Last updated on 22 Jun 2018
So, if you are reading this, then the Rapture didn’t take you. I spent a fair bit of May 21 Tweeting various ways in which it didn’t happen in Australia. A bit of harmless fun, but I noted something as I did so: every so often I had a twinge of “what do I do if at 6pm Jesus returns?” It lasted a millisecond, but then, I was inculcated into Evangelical eschatology when I was in my teens, and even now, a Chick Tract can trigger that twinge. It never survives the heat of a bit of reflection, of course, but that has me wondering why people allow themselves to be taken in by these obviously silly beliefs?
So to start, let us consider two extreme views: end, the standard skeptical view that the likelihood of the Rapture (or any other millenarian belief, like the Mayan apocalypse or the Communist Revolution) is vanishingly small. At the other end, that it is almost if not actually certain. The cost of the belief being true and you not believing it is very high, just as in Pascal’s Wager, which this is a form of. So as the likelihood approaches some threshold, it will become rational to accept the truth of the belief.
Hence, the key strategy for Apocalypticists is to convince people that there is sufficient likelihood of the truth of their predictions. This is where our evolved heuristics can fail and fail badly. We do not have an innate ability to realistically evaluate risks. We tend to over-interpret, finding many false positives. Where the cost of a false positive is low, this can be tolerated – it is better to be jumpy but evade predators when they really are there than to be blasé and get eaten. Jesus’ return is like being predated upon.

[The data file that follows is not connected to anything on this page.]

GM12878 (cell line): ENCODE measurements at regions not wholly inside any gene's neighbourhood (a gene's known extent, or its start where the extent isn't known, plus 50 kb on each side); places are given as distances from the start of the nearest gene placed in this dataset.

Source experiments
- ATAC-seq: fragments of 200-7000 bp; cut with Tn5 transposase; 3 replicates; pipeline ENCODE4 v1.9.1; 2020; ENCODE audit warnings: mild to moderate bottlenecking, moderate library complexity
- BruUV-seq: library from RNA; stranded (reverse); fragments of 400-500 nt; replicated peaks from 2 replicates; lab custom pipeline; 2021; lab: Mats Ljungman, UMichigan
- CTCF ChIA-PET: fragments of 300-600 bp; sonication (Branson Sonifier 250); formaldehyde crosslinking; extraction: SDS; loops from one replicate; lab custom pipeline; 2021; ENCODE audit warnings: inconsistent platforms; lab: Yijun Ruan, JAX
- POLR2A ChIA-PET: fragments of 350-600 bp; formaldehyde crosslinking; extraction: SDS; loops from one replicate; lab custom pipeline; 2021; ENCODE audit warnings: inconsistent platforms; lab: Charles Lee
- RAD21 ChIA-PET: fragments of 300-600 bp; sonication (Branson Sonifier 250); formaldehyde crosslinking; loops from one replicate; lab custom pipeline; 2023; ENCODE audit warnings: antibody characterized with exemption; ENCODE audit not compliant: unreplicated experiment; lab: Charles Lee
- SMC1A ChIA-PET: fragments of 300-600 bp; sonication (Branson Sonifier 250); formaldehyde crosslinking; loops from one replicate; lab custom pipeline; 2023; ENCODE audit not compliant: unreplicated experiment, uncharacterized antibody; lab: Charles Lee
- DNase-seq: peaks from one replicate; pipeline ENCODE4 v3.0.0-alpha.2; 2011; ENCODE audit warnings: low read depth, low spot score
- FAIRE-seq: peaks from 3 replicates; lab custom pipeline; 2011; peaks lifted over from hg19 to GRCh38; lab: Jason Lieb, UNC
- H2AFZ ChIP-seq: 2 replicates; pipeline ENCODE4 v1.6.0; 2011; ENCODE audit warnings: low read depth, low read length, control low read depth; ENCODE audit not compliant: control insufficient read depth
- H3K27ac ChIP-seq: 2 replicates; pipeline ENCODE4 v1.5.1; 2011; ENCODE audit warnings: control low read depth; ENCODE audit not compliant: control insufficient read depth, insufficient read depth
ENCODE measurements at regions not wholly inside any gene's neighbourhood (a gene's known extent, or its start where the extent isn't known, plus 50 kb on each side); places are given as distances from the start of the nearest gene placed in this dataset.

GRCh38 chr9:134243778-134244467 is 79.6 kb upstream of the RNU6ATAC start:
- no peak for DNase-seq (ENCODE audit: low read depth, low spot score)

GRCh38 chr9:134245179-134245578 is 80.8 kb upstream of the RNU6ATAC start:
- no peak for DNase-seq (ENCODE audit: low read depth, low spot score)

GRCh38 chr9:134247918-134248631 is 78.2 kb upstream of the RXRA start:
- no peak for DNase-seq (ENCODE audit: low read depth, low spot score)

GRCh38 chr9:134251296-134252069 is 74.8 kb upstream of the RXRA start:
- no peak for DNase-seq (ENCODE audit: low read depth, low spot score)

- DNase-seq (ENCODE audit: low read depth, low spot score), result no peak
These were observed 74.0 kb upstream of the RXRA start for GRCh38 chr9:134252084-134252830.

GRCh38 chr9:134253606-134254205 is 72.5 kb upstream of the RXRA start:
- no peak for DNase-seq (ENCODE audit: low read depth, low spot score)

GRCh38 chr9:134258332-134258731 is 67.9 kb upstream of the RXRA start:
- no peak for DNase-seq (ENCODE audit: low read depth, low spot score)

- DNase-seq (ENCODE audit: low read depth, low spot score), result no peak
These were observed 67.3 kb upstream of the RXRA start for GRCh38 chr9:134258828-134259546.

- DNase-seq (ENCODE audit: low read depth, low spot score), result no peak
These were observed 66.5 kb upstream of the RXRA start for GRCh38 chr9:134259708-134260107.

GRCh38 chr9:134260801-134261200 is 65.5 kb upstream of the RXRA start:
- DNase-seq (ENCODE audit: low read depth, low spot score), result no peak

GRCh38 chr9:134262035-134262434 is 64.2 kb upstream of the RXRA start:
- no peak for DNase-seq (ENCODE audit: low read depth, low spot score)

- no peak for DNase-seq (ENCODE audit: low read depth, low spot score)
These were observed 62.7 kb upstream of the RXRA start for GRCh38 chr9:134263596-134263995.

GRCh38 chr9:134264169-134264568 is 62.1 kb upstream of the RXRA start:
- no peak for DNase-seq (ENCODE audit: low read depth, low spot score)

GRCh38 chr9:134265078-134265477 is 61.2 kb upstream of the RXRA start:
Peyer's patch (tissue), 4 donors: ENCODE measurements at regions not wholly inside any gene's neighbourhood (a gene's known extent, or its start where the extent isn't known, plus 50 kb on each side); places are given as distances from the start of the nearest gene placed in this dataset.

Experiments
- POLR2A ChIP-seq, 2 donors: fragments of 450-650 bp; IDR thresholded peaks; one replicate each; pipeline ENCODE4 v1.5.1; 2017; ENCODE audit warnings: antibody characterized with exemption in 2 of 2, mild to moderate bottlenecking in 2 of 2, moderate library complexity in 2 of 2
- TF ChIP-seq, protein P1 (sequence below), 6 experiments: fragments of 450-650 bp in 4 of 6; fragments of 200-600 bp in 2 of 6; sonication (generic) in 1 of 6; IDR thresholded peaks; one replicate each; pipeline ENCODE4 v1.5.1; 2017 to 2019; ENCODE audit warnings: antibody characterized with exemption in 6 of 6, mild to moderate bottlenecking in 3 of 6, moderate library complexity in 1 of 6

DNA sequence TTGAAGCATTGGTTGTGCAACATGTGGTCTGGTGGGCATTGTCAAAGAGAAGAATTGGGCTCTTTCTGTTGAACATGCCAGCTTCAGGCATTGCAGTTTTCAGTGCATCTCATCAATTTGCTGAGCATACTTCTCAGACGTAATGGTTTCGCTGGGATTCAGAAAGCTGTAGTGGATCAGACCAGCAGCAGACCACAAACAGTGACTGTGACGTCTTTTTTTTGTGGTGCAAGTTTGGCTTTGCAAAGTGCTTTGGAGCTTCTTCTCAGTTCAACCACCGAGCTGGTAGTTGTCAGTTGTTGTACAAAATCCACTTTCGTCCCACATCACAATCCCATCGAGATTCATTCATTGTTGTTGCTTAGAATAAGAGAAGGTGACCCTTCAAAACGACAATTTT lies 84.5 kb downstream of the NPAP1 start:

But false negatives have a cost too. It takes energy to be jumpy. And sometimes, that anxiety can lead to vulnerability to disease, failure to thrive in society (because you are unable to take advantage of opportunities), and most of all it can lead some proportion of the population to act so fearfully they will, for example, try to kill their children to “protect” them.
Conceptual formation can be usefully seen as an economic process. We invest heavily in our beliefs in terms of time, energy and resources. We commit to social relations through our conceptual commitments. If I believe Jesus will come back with a vengeance, then those who share my belief are more strongly tied to me and my welfare than either of us are to you heathens and heretics. Once you make that investment, you are loath to abandon it, and you end up with a kind of conceptual Gresham’s Law, throwing good resources after bad. This is why people will continue to believe in Camping’s teachings even after two failed Raptures. Not all of them, of course – some will drop away – but many will find their investment so great that to give it up would destroy everything they have. That’s tough (I speak from personal experience here).
So while I mocked, at the same time I felt along with these believers. They, like everybody else, are trying to make sense of a complex and usually intransigent world that doesn’t come with a manual. Even Camping himself, I think. False positives can be tolerated, we all agree. What we disagree on is how many, and at what cost. Risk assessment is a difficult business, and prediction, as Yogi Berra is supposed to have said, is hard, especially beforehand.